Gardasil Suspected in Australian Pancreatitis CasesAug 18, 2008 | Parker Waichman LLP Australian regulators have been investigating several cases of pancreatitis that might be linked to the cervical cancer vaccine Gardasil. In the U.S., Gardasil has been the subject of numerous side effect reports, but both the Food & Drug Administration (FDA) and its manufacturer, Merck & Co., continue to insist that the vaccine is safe.
In Australia, three women developed pancreatitis shortly after the administration of Gardasil. Acute pancreatitis is a sudden, debilitating attack of severe upper abdominal pain. Pancreatic enzymes irritate and burn the pancreas, and leak out into the abdominal cavity. Complications include respiratory, kidney or heart failure, all of which can be fatal.
One of the Australian women is still under the care of a doctor, while a second recovered after a few days. An account of a third patient's experience recently appeared in the Medical Journal Of Australia.
According to that article, the 26-year-old woman was admitted to the hospital four days after receiving her first dose of Gardasil. She presented with a fever, rash, severe pain and vomiting and was diagnosed with pancreatitis. After 10 days the symptoms settled and she was discharged from the hospital.
An extensive investigation could find no other cause for the pancreatitis and while a coincidental illness could not be ruled out, the authors of the article said that the Gardasil vaccine could not "be excluded as a potential cause". They wrote that pancreatitis should "be considered in cases of abdominal pain following HPV vaccination."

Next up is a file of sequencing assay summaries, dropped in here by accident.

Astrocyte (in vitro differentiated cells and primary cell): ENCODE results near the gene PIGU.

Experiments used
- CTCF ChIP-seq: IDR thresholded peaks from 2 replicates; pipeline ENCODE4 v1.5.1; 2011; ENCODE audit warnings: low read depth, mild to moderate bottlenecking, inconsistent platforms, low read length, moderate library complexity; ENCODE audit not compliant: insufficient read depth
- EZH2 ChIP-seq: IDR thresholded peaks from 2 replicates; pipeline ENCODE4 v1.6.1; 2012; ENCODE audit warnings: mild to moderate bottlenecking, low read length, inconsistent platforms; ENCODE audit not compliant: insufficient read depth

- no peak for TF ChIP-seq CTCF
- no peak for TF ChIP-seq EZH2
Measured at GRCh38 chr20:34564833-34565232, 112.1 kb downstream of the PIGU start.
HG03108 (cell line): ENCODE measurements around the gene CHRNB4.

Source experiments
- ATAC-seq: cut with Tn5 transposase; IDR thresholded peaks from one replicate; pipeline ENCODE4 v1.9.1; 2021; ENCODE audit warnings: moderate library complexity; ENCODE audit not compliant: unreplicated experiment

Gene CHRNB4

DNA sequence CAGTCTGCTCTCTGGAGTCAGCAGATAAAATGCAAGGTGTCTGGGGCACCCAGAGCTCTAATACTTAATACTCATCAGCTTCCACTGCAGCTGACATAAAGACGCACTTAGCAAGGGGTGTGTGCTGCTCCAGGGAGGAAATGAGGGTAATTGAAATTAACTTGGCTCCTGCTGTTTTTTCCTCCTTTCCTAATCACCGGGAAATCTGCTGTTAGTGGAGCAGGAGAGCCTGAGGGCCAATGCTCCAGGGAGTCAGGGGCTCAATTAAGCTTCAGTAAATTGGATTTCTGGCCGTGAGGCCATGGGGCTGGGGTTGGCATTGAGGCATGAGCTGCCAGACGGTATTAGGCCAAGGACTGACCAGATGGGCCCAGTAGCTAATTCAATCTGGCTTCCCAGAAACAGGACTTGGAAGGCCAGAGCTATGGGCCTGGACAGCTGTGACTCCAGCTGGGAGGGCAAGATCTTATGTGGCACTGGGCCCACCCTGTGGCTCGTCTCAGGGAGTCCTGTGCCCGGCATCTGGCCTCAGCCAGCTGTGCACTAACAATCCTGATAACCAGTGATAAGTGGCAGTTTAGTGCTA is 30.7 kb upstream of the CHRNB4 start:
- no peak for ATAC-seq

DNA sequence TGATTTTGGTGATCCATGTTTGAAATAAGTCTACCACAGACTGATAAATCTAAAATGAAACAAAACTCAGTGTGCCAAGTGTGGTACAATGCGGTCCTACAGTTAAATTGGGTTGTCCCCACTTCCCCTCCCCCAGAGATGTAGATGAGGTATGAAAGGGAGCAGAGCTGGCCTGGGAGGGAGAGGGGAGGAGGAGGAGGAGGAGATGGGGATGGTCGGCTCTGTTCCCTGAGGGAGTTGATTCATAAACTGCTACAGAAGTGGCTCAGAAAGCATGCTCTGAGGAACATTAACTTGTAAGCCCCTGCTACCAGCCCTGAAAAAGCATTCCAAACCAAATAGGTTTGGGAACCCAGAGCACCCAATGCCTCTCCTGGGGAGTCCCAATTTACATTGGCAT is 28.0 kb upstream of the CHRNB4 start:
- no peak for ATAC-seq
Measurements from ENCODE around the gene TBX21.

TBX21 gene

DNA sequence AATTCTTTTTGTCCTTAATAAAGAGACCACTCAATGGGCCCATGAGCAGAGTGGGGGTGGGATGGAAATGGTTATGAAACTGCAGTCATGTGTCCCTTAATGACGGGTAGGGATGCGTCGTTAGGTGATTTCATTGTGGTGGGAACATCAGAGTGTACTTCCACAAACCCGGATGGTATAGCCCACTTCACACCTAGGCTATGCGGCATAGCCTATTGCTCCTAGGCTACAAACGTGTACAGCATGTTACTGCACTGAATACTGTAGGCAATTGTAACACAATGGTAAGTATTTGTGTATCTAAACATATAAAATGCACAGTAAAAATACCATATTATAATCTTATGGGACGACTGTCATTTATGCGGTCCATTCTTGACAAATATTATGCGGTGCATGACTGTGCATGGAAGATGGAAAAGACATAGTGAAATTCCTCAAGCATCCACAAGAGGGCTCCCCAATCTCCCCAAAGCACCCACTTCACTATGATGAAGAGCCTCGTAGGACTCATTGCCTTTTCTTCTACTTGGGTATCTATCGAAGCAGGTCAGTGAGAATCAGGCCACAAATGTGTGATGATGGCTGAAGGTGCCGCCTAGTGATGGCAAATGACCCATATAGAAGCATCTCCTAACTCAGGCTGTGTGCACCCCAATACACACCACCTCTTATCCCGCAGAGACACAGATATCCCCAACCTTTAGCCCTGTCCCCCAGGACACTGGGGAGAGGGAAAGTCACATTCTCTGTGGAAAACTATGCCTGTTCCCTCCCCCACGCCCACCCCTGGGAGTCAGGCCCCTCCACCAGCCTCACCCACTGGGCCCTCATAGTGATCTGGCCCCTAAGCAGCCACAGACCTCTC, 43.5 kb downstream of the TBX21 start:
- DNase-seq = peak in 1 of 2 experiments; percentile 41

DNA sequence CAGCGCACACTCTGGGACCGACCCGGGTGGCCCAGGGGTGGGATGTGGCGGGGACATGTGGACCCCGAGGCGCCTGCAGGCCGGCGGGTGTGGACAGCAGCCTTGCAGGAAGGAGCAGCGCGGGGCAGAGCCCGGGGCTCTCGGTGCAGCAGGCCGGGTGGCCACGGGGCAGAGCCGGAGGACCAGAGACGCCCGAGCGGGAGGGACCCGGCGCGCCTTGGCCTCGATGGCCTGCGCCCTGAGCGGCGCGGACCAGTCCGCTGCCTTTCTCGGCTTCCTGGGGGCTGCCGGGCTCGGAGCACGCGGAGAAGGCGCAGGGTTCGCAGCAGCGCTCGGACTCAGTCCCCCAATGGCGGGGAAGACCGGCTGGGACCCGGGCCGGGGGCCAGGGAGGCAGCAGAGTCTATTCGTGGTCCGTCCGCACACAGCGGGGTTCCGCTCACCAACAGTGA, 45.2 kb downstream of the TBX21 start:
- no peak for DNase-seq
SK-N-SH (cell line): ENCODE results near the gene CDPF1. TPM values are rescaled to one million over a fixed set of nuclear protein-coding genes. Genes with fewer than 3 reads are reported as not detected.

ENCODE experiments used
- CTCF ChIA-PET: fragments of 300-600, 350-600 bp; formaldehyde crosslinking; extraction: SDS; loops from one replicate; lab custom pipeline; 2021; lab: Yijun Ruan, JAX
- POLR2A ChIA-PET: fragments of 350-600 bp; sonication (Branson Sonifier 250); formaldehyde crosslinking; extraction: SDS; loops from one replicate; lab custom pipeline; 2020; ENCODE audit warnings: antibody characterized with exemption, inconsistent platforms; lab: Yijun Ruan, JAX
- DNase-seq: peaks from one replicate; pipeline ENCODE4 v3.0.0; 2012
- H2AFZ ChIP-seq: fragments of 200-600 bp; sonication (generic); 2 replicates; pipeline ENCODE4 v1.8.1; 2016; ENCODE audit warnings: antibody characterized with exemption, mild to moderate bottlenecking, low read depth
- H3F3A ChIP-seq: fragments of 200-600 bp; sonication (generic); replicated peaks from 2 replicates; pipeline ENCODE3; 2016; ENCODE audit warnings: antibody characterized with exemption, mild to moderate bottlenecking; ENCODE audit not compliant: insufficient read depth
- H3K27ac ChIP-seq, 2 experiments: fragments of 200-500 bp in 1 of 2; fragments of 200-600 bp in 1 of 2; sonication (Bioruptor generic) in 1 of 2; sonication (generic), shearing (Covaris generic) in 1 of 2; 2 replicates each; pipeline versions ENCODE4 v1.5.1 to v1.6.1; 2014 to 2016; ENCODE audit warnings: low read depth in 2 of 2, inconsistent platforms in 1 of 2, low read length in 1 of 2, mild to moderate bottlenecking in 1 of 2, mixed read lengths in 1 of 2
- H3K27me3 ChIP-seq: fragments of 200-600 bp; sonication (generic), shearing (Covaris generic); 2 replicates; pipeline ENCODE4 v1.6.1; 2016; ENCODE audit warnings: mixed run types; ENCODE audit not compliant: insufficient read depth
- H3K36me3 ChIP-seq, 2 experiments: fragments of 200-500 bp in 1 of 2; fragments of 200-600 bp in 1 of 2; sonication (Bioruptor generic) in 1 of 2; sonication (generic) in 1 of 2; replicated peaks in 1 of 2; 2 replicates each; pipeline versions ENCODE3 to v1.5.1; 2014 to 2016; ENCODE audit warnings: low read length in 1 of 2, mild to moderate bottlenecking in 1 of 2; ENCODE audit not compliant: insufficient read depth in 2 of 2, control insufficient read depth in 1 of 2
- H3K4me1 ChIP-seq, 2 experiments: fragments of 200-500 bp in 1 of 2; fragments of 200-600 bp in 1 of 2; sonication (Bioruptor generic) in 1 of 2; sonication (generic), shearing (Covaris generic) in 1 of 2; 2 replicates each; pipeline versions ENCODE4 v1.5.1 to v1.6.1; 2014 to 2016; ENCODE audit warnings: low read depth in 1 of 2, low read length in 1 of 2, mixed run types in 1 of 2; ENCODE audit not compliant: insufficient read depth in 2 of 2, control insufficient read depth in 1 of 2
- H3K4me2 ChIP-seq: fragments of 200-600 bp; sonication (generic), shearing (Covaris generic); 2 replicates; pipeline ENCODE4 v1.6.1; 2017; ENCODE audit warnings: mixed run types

The concerns raised by the article have prompted Australia's Therapeutic Goods Administration (TGA) to investigate the potential Gardasil - pancreatitis link. The TGA will try to establish if the vaccine does pose a threat or whether the cases were mere coincidence.
According to the TGA, 3.7 million doses of Gardasil, have already been distributed in Australia and to date there have been about 1,013 reported adverse reactions. These have included soreness, swelling, redness or other reaction at the injection site, headaches, dizziness, nausea and vomiting.
In the U.S., there have been thousands of reports of side effects following Gardasil vaccination. According to an analysis released June 30 by the Washington, D.C.-based public interest group Judicial Watch, there have been 9,749 adverse reactions following Gardasil and 21 reported deaths since 2006. Those side effects, which were reported to Vaccine Adverse Event Reporting System (VAERS), included 10 miscarriages, 78 severe outbreaks of genital warts and six cases of Guillain-Barré syndrome, an autoimmune disorder that can result in paralysis.
VAERS is a voluntary system used by doctors, patients and drug companies to report side effects with vaccines to the FDA. However, a 2004 study published in the New England Journal of Medicine found that only around 10 percent of all side effects are ever reported to VAERS. So the true number of Gardasil side effects could be significantly higher.